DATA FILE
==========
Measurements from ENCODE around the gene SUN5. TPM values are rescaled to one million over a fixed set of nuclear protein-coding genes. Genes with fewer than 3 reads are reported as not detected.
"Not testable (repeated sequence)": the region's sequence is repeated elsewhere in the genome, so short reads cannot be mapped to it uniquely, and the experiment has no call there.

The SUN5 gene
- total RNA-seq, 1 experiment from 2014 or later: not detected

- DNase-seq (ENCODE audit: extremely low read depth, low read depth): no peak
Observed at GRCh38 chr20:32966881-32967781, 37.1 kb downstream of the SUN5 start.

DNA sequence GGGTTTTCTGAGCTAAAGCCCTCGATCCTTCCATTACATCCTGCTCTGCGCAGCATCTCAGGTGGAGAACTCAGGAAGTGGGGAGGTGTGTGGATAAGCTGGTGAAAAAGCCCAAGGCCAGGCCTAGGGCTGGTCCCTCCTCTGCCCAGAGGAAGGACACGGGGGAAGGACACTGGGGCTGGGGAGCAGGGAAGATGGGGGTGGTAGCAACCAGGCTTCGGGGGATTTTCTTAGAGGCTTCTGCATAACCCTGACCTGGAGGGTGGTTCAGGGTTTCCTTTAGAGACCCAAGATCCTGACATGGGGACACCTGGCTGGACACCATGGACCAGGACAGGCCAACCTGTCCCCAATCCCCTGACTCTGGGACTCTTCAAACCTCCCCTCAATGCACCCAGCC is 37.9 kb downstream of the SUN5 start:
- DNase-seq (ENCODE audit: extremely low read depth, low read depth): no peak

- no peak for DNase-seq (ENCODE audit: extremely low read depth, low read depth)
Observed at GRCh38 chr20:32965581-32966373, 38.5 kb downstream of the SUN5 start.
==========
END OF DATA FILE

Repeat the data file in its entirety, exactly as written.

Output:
Measurements from ENCODE around the gene SUN5. TPM values are rescaled to one million over a fixed set of nuclear protein-coding genes. Genes with fewer than 3 reads are reported as not detected.
"Not testable (repeated sequence)": the region's sequence is repeated elsewhere in the genome, so short reads cannot be mapped to it uniquely, and the experiment has no call there.

The SUN5 gene
- total RNA-seq, 1 experiment from 2014 or later: not detected

- DNase-seq (ENCODE audit: extremely low read depth, low read depth): no peak
Observed at GRCh38 chr20:32966881-32967781, 37.1 kb downstream of the SUN5 start.

DNA sequence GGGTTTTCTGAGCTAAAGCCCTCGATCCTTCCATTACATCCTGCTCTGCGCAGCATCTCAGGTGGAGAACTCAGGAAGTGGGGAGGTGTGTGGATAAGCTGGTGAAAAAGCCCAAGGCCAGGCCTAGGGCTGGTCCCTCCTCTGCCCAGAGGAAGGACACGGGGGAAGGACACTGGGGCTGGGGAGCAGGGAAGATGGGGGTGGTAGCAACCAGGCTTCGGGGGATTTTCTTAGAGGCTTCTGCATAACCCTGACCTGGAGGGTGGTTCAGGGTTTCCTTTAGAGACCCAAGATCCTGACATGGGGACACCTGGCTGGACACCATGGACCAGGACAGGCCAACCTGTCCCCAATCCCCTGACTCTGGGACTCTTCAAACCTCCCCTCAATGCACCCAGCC is 37.9 kb downstream of the SUN5 start:
- DNase-seq (ENCODE audit: extremely low read depth, low read depth): no peak

- no peak for DNase-seq (ENCODE audit: extremely low read depth, low read depth)
Observed at GRCh38 chr20:32965581-32966373, 38.5 kb downstream of the SUN5 start.